Saturday, January 22, 2005


The snow has been coming down all morning, adding to the snow we have had all month. It's just piling up out there. According to the weather, it's supposed to keep on snowing into tomorrow. It's ten degrees out there right now, that means black ice.

I haven't been to bed yet and it's close to noon. The Bugg had to go into work early this morning so I stayed up all night and kept an eye on the weather, then when she left I found that I couldn't, wouldn't rest easy until she was home again. She'll be home soon, God willing, and I will take a nap.

Being a Michigander, I normally don't worry so much during a snowfall. I never did. That is, I never did until The Bugg got in a wreck a few winters ago. She lost control on some black ice on the freeway and the driver's side of the cab was ripped open; she found her spectacles lying on the median fifty feet from the truck. I've carried more gray hairs in my wig since that day and now I'm a regular old granny every time she has to go out in the snow; my knees get weak thinking about it.

I don't think I've ever driven in a snow that worried me. I guess it's just my not being there when she goes out alone that bothers me.

I know that God is watching over her. I also know that it isn't right for me to worry. I try not to, but I do. Sometimes. I guess it's a weakness. I guess it's every man's weakness; his family.

And don't get me wrong, I love the snow. I love the snow as only a northerner can love snow. It's the senile uncle who comes to see you a few times a year. He's sometimes a bother but he is familiar and he completes your life experience. I sometimes feel sorry for those in other parts of the nation who don't have the opportunity to know snow the way we northerners know it.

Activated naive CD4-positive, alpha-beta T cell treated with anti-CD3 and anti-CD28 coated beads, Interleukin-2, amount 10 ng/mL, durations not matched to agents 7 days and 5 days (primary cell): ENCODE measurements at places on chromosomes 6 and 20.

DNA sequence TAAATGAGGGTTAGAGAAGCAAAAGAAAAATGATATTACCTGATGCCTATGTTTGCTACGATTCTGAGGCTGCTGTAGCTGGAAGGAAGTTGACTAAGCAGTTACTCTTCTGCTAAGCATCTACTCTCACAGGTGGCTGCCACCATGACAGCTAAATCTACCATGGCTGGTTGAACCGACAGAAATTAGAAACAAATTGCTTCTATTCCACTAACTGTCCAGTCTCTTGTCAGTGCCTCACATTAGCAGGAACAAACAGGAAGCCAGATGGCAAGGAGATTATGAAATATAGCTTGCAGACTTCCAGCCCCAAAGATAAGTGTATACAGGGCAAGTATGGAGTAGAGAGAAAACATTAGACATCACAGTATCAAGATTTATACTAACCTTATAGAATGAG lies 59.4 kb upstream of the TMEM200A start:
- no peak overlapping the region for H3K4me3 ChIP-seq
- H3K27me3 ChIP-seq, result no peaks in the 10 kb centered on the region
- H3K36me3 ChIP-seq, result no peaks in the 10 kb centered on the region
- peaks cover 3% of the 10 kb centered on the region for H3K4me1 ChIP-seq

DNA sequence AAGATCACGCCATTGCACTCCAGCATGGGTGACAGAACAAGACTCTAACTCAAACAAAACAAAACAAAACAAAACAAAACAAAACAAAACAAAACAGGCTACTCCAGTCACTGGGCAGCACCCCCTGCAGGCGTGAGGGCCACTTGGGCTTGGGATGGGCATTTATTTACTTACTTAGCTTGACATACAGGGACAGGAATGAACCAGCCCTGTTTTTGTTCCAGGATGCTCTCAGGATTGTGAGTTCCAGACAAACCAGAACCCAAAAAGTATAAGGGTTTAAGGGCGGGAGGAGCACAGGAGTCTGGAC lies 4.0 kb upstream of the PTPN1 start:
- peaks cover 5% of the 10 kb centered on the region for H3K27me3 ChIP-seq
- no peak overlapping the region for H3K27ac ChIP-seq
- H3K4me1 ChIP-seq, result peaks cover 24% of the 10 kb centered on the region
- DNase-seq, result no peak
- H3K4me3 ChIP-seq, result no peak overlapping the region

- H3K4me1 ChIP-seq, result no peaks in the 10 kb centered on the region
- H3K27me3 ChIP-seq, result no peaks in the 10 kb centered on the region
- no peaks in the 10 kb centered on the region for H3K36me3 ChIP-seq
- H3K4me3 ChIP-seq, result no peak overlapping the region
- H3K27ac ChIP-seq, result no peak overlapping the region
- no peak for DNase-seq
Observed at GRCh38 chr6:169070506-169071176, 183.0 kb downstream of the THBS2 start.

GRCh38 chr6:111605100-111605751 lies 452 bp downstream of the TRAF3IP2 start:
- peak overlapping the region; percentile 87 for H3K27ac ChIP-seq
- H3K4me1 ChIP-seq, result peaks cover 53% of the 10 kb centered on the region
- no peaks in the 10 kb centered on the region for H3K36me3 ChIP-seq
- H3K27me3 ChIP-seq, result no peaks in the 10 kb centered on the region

What is more soothing than to walk the forest during a snowfall, especially after dark? Ever notice how warm it can seem during a snowfall? And the really isn't quite quiet. Nothing stirs except the rustling of the tree branches. It gets so quiet that you can hear every flake impact the ground. Once you locate that sound, it becomes all encompassing. You become conscious of nothing else.

Sometimes, while out shoveling snow, I just stand there and listen to it. Those sounds make Winter in Michigan special. In the Summer, it's the ciccadas, crickets and frogs. In the Autumn, it's the chill breeze carrying the scent of the harvest through the air and causing the red, orange and yellow leaves to skitter across the ground like crabs. But in winter....winter it's the sound of zillions of little flakes, no two alike, collecting on the hard, frozen ground; waiting for children to play in it.....and adults to drive in it.